Michael Stigler is a well-known hurdler in US Track and Field circles, but it hasn’t always been this way.
Michael’s mom, Evelyn Townsend, had Michael before she was even 18 years old, and had to raise him and his younger brother Jesse on her own in Arlington.
“You’re going to do what you have to do to take care of your kids,” explained Townsend “I worked, busted my butt. And I did what I can for Michael and Jr. to make sure they had everything that they needed.”
Stigler said, “Me seeing her work hard for me and my brother just made me want to work hard for her and give back the things she gave to us because she sacrificed a lot.”
But even from a young age, Evelyn knew this about her son, he loved to run.
Townsend remembers one time when Michael was still a toddler, “We went to the track field and Michael ran the whole track. he ran around that track one good time and he didn’t want to stop, I had to make him stop. He was only two years old, and he got done drinking some Gatorade and he started again.”
When Michael was in middle school, he and his family packed up and headed out west to settle in Canyon.
“It was flat, it smelled like cow manure, I had never seen a dust devil in my life until I moved there,” said Stigler. “But all in all, Canyon turned out to be the best place in my life.”
When Michael graduated from Canyon High, earning several state titles along the way, he received a full ride scholarship to the University of Kansas.
One of the reasons outside of track he says he went to Kansas had to do with his love for another sport, basketball.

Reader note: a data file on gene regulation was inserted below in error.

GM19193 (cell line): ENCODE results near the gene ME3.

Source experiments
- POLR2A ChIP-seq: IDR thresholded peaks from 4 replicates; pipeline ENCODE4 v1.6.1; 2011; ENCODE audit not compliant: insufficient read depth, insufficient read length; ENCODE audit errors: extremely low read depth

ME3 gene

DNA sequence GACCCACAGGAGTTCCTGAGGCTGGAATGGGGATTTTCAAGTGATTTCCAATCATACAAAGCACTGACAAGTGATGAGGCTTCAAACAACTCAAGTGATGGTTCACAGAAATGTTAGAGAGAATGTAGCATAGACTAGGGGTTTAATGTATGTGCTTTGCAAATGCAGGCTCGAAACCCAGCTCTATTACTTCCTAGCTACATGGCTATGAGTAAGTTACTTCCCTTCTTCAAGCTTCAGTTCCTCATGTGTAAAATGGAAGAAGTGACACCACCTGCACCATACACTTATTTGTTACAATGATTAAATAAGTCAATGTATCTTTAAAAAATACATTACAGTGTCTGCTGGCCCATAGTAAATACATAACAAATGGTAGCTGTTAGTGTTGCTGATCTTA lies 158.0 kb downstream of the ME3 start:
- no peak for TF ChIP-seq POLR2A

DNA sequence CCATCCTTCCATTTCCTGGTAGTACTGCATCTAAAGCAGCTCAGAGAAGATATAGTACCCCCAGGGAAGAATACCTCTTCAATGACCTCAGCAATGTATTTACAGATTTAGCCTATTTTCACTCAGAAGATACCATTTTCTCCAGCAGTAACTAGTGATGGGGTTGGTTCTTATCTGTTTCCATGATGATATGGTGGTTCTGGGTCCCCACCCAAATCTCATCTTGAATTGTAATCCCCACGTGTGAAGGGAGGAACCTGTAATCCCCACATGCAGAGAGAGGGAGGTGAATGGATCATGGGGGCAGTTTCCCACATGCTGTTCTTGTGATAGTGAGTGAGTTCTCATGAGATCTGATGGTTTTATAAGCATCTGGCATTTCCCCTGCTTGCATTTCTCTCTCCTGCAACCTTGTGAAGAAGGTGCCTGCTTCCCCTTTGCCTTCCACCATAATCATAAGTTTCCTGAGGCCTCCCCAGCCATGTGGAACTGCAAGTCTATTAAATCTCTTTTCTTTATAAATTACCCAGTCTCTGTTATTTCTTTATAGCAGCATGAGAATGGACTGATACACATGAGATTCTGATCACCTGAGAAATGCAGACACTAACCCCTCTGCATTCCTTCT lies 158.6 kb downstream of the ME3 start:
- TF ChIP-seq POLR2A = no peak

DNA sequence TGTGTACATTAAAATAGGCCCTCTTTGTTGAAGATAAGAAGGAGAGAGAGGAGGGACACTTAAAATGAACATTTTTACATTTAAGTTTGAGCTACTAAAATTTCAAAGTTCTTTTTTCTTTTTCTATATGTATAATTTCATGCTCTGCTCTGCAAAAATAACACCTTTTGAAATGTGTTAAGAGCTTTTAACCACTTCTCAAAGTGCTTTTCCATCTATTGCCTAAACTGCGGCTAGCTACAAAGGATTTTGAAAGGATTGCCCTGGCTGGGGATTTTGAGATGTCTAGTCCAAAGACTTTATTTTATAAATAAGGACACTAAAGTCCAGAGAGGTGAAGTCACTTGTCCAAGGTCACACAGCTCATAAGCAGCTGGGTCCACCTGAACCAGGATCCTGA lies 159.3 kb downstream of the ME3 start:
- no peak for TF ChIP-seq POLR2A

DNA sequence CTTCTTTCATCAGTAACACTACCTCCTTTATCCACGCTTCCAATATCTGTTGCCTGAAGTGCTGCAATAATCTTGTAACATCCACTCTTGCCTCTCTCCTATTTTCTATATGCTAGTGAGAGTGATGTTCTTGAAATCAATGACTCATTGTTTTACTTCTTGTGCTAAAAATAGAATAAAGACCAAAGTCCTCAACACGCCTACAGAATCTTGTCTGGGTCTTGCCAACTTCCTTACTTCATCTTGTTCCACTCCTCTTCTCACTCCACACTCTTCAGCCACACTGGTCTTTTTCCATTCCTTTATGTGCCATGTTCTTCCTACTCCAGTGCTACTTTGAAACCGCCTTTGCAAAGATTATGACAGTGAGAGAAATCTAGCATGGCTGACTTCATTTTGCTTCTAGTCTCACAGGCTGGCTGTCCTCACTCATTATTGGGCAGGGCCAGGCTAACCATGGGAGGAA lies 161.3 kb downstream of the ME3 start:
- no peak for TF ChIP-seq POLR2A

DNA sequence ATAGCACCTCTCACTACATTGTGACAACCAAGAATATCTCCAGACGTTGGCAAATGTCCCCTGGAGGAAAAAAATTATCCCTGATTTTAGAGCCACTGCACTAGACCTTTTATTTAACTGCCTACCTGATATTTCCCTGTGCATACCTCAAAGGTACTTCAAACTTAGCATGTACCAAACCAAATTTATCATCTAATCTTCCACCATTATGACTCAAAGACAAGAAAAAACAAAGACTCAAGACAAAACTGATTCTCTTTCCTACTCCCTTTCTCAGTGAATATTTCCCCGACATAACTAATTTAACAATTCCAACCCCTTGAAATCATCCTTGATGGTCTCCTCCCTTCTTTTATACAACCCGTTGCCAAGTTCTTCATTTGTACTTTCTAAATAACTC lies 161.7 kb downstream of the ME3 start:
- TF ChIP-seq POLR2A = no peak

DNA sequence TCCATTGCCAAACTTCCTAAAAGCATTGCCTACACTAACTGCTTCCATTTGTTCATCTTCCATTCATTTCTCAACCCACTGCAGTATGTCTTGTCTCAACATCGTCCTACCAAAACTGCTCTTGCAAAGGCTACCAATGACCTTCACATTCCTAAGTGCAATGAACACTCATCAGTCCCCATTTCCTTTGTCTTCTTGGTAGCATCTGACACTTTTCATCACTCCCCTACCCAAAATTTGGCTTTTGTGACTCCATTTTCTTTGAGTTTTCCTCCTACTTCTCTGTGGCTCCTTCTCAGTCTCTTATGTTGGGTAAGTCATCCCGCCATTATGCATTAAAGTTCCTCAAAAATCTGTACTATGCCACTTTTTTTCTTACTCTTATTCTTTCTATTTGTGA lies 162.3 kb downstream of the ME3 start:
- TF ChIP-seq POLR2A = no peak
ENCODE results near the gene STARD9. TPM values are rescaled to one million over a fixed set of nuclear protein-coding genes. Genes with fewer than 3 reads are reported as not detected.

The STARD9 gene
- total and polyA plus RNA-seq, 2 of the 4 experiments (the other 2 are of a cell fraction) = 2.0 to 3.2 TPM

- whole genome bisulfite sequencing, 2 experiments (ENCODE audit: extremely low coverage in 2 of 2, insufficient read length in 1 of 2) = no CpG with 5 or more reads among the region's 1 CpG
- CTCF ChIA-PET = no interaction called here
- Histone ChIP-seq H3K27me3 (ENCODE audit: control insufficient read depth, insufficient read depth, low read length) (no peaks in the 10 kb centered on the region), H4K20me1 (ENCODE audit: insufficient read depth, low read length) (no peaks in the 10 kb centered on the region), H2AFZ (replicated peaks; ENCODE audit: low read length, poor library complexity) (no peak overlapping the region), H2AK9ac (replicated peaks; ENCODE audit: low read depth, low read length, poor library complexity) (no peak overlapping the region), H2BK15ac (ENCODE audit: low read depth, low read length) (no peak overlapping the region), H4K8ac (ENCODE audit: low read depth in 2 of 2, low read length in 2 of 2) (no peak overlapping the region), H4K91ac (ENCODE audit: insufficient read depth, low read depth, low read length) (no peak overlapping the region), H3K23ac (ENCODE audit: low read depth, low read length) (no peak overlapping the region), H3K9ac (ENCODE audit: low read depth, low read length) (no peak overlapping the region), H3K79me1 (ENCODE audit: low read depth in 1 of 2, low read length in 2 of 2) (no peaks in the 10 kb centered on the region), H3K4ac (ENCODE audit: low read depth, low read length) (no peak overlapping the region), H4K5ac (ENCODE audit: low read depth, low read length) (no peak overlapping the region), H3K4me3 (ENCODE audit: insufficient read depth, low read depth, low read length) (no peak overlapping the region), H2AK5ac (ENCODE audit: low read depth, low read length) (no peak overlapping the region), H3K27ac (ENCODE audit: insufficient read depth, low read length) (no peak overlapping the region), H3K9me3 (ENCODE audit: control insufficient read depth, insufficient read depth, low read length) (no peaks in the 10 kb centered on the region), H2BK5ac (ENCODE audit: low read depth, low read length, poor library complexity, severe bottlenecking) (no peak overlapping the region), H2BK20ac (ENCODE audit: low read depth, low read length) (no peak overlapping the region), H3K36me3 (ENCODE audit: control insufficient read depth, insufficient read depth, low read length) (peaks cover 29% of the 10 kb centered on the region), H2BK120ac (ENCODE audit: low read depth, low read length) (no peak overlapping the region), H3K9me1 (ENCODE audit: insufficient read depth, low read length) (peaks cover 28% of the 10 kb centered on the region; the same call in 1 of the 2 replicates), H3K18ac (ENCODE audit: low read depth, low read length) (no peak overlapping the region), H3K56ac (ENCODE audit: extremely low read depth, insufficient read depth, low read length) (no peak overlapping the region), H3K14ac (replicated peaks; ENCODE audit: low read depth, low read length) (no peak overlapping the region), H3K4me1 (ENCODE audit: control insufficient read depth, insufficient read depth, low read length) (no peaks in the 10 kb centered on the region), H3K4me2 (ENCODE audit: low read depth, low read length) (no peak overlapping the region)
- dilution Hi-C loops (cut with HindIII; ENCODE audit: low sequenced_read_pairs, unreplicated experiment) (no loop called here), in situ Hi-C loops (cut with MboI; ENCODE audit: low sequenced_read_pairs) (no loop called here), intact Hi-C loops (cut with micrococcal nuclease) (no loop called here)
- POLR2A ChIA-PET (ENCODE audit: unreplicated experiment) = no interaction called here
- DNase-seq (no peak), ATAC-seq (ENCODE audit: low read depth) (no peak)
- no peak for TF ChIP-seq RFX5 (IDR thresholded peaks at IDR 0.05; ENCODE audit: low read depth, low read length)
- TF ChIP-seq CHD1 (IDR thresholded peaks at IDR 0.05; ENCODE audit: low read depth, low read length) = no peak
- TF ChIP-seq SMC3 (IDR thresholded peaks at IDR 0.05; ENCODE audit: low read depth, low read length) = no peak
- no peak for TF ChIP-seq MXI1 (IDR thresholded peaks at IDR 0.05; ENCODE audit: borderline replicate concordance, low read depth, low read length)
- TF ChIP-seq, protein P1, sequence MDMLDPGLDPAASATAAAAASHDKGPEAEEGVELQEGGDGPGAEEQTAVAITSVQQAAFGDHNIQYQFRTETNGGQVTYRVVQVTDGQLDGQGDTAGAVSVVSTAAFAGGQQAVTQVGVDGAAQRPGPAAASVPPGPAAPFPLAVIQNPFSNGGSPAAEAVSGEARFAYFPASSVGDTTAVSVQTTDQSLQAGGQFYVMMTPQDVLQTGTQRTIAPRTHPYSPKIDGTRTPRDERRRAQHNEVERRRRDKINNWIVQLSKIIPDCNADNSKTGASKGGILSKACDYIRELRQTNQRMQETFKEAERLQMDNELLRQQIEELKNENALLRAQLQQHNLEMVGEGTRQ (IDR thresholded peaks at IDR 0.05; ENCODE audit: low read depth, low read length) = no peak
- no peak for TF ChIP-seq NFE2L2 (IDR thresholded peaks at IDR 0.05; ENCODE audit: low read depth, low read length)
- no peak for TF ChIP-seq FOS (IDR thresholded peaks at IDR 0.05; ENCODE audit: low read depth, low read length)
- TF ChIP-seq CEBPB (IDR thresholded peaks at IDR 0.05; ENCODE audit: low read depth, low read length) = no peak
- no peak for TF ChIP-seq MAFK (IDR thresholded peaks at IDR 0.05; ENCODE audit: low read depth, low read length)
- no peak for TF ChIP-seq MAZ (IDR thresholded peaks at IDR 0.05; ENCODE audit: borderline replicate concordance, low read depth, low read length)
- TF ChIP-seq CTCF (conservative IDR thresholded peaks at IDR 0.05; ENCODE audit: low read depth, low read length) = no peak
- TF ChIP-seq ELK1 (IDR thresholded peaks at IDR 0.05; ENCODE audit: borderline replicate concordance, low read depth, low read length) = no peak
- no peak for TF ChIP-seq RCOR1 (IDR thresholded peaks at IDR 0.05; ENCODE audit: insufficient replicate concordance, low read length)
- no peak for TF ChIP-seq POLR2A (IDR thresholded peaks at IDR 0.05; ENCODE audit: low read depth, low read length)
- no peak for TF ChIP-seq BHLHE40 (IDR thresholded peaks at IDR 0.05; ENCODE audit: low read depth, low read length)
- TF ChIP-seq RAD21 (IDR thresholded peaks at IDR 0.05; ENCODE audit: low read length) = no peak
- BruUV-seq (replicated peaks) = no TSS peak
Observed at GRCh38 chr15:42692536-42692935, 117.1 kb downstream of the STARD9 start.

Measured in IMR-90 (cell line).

When he arrived on campus, he did the one thing he’s always known how to do, hit the ground running.
Ray Baca, a Canyon High track coach and a mentor to Stigler said, “I think he started believing, you know, I can do this. Then, his freshman year at Kansas he ran well at the national championships.”
His career at KU was polished off when he won the NCAA National Championship in the 400-meter hurdles.
Michael, who is only 25, continues to give back to his former track team. Every year Stigler donates $2500 in a scholarship to a senior who coaches believe exemplifies characteristics the Canyon track program looks for in its athletes.
An injury kept Michael from being able to compete in the 2016 trials. But in 2017 Michael accomplished one of his biggest feats so far, the US World Championship roster.
But the success was short-lived. On the 7th hurdle, Stigler lept over the outside of the hurdle with his trail leg. An automatic disqualification.
Townsend said, “I was there for that, and it was very heartbreaking for him. He was like, ‘Mom, I can’t believe that.'”
After some devastating failures since his time in Canyon, Michael and his support staff believe the 2020 Summer games is his time to shine.
“Making the World Championship team is every bit as hard as making the Olympic team, and he’s done that,” explained Baca. “Now, he knows he can do it.”
“I’m older, I’m more mature than I was in my freshman year when I competed in the Olympic trials so I know what to expect,” said Stigler.
From his mom having to do it all alone, to having an entire community stand behind him, Michael Stigler is ready for his next hurdle.
To see more of why Michael competes in one of the hardest races in track and field watch the video below.